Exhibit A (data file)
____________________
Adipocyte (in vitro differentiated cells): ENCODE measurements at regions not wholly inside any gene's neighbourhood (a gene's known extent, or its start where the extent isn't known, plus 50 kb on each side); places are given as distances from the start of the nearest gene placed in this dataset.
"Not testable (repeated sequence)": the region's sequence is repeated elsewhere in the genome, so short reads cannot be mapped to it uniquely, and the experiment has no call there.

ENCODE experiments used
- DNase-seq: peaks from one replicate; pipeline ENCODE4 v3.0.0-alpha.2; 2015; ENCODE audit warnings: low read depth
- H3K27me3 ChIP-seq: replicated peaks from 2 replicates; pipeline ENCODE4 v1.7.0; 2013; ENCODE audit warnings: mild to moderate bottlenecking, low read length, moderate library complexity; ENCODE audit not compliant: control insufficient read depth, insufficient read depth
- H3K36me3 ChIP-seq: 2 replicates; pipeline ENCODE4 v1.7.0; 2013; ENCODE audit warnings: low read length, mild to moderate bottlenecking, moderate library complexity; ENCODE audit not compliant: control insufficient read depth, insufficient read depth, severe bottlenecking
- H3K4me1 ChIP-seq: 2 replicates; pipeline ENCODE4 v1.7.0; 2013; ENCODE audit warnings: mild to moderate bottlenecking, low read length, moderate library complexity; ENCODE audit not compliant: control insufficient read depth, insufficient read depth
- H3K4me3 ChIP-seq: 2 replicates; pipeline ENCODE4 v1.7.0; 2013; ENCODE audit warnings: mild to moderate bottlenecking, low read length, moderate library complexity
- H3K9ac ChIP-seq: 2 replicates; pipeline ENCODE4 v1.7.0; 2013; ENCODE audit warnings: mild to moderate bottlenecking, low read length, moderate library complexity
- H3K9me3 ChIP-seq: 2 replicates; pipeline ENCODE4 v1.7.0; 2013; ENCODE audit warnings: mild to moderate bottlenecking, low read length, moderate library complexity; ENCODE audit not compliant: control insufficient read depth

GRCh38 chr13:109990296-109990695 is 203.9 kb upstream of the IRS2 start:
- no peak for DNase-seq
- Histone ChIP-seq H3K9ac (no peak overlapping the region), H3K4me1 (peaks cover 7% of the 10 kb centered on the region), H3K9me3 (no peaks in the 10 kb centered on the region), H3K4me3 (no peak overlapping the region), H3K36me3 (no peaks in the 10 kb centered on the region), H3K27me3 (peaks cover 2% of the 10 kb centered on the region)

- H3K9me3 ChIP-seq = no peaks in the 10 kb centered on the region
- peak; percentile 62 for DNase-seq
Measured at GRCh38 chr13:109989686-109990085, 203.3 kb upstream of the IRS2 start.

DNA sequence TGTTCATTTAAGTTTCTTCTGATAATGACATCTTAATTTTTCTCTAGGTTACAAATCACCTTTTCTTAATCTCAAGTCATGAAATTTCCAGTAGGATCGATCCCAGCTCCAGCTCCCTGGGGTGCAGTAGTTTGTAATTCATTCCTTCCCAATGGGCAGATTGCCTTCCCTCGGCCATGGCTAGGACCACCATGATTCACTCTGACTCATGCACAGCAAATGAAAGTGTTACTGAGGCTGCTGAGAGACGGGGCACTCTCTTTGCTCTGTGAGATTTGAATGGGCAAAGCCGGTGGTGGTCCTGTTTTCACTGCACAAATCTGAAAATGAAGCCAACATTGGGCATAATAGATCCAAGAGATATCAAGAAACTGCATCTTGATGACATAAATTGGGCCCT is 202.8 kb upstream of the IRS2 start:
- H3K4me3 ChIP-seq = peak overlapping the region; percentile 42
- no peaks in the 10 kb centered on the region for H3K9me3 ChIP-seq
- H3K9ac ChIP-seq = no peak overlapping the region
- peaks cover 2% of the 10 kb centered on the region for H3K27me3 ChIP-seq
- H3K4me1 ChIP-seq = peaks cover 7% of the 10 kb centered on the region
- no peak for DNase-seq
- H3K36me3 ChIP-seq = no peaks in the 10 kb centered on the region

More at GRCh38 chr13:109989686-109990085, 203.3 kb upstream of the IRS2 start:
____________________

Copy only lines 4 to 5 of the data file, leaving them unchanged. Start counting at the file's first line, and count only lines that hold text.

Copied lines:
- DNase-seq: peaks from one replicate; pipeline ENCODE4 v3.0.0-alpha.2; 2015; ENCODE audit warnings: low read depth
- H3K27me3 ChIP-seq: replicated peaks from 2 replicates; pipeline ENCODE4 v1.7.0; 2013; ENCODE audit warnings: mild to moderate bottlenecking, low read length, moderate library complexity; ENCODE audit not compliant: control insufficient read depth, insufficient read depth